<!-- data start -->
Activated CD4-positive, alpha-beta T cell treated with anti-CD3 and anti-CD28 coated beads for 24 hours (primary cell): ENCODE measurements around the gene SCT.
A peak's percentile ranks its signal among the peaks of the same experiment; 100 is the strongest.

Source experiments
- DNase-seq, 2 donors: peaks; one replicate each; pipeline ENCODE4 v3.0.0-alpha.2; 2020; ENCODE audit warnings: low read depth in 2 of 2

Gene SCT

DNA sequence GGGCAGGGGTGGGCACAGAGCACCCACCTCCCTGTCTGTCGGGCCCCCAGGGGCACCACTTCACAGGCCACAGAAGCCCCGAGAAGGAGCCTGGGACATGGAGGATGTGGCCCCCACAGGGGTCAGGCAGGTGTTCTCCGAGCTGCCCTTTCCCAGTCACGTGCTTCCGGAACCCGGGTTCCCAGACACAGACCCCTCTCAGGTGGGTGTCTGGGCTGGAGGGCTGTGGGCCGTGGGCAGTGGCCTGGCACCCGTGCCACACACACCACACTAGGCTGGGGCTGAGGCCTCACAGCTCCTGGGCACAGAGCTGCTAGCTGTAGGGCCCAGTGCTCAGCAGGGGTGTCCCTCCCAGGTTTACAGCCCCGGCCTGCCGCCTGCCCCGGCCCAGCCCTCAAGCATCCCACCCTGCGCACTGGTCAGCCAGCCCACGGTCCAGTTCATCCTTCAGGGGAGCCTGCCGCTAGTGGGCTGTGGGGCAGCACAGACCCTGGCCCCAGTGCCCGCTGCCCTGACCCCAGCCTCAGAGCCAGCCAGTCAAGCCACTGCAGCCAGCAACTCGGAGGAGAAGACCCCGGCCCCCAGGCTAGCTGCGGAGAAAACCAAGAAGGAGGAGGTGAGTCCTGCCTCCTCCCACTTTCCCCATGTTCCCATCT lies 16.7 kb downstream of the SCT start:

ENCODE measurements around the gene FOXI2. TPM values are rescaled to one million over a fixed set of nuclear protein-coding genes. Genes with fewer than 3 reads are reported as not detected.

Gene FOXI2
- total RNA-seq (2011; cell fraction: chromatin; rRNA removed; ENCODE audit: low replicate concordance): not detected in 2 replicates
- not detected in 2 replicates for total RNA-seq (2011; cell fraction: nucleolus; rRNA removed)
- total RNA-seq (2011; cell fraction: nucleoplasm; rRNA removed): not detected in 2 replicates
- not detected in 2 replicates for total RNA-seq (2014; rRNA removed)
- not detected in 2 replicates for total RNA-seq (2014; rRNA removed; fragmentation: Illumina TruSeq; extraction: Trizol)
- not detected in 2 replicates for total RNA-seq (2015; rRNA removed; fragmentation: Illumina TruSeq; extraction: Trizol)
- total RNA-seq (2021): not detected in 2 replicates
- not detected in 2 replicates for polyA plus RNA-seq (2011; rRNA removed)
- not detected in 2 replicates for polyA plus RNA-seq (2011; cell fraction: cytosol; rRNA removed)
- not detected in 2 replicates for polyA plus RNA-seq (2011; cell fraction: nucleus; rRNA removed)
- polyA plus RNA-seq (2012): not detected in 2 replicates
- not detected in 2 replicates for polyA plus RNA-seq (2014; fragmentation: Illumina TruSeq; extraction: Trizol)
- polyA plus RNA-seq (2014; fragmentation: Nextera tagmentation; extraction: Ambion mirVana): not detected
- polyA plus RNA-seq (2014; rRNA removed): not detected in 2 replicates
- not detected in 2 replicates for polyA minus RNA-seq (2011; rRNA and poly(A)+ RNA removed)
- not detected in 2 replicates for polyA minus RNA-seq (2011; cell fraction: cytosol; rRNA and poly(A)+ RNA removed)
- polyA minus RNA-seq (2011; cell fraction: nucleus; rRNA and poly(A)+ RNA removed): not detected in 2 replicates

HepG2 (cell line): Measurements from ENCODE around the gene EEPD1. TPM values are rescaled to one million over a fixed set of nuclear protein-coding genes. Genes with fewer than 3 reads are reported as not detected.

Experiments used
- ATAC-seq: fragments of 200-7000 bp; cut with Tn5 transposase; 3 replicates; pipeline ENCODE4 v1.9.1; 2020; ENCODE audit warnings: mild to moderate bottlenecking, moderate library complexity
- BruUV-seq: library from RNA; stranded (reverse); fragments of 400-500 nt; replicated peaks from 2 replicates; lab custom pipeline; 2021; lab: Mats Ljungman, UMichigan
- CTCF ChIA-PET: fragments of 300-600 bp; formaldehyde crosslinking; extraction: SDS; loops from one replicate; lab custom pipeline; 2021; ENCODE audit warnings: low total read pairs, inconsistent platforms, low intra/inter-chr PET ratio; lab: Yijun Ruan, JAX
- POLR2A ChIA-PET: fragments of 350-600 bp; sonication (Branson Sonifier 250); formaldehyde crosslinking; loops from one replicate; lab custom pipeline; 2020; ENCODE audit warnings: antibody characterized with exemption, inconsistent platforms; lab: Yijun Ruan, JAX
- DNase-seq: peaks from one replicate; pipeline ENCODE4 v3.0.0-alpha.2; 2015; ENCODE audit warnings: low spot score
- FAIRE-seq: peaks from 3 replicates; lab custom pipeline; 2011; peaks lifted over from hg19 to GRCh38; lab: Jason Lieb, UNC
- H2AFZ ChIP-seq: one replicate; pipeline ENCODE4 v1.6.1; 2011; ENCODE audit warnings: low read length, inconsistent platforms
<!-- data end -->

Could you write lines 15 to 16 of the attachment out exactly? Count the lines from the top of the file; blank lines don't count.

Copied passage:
- total RNA-seq (2021): not detected in 2 replicates
- not detected in 2 replicates for polyA plus RNA-seq (2011; rRNA removed)